The Domino Effect

How machine logic infects our tastes

Americans order a lot of pizza: A 2014 survey by the U.S. Department of Agriculture suggested that one in eight Americans eats pizza on any given day. Nowadays it feels as if there are as many options for having a pizza delivered as there are available toppings. If picking up the phone fills you with anxiety, Pizza Hut offers a pair of sneakers with a built-in button for ordering pizza. “Host Hungrybot in your Twitch channel to let your fans order pizza delivery right from your stream,” a startup targeting eSports fans trumpeted. Twitch is one of the few digital realms left untouched by Domino’s, which now offers a series of apps, chatbots, and even the option of tweeting an order using the pizza emoji. Some of these ordering options may exist primarily as marketing gimmicks, but their aggregate effect remains notable: Any interface to which you have access can likely be used to order pizza.

Any interface to which you have access can likely be used to order pizza

This in part stems from pizza’s popularity, but taste is only a small part of the story: The delivery pizza is highly adaptable to the logic and formatted language of communication interfaces. The typical consumer’s mental model of a pizza — dough with sauce, cheese, and toppings baked in an oven — is quite similar to a machine’s conception of pizza, which is quite similar to how a pizza is actually made. The algorithm for pizza is not complex. Ordering a pizza through a chatbot or within a Twitch stream is possible because all parties in the transaction are imagining the same simple process and speaking from the same restricted phrasebook.

Because it is streamlined to be easy to assemble, Pizza (and not the Verace Pizza Napoletana-certified kind) is well-suited for digital abstraction. The fast food burger and the burrito have undergone similar transformations, along with plenty of foods desirable not only for their taste but because they are rationalized and efficient, capable of individual customization without requiring any special trust in the person preparing it at the other end of the interface. Do these interfaces make it simpler to satisfy our tastes, or do they subtly simplify them?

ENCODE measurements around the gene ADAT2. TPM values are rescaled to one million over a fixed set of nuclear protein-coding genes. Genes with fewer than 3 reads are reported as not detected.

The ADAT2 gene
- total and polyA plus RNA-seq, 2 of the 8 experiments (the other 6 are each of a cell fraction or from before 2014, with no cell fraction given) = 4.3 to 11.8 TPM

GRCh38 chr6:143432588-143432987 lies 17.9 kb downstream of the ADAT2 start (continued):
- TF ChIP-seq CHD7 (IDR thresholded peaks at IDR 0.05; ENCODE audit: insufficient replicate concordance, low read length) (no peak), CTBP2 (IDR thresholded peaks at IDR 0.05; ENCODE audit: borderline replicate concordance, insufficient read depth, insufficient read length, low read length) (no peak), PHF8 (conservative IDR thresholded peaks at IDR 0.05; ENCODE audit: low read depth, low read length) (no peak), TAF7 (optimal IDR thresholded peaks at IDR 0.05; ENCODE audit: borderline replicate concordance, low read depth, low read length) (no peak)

After a bad day at work, you return home to find a turnip, some lettuce, and a desultory chicken breast. That problem was the basic premise of the British cooking show Ready Steady Cook: Members of the public would throw together bags of groceries for a few pounds, and chefs would then make a serviceable meal out of these ingredients. This premise lasted 16 years and 1,895 episodes. Beyond their knife skills, what the chefs on Ready Steady Cook really offer is improvisational intelligence: the ability to come up with solutions to new problems on the spot.

Improvisational intelligence, or the appearance thereof, is a dream of consumer technology. DARPA hired a jazz musician to help teach an AI system to improvise. IBM engineers fed Watson, of Jeopardy! fame, the entirety of Bon Appétit’s archive, combined with insights into human taste and analysis of what ingredients tend to be used together. “With Watson’s help, I cooked some eggplant fritters that made convenient use of every sad, wrinkling root in my refrigerator’s crisper,” Alexandra Kleeman wrote in the New Yorker. But Watson is not in your kitchen yet, and may never be; instead, its example is used to show what the current range of culinary companions cannot do.

Apps encourage us not to trust ourselves, but to think of ourselves as a component of the machine. These tools simplify our lives on the condition that we simplify ourselves for them

The Allrecipes skill for Amazon’s Alexa claims to “quickly [find] recipes that match your desired dish type, ingredients you have on hand, your available cooking time, and/or your preferred cooking method.” But it’s just an interface over a simple dataset — the recipes written and documented by contributors to allrecipes.com — and the appearance of improvisational intelligence is purely a function of the search terms a user enters. JULIA, a chatbot that aims to be “your new BFF in the kitchen” by demonstrating the improvisational power of a master chef, can only answer questions one ingredient at a time — it can provide a recipe for turnip, lettuce, or chicken breast, but not all at once. You can feel your new BFF querying a database in the background. The app regularly responds to queries with “I don’t think I’m qualified to answer that yet,” before linking to a page of tips about how best to chat with the bot.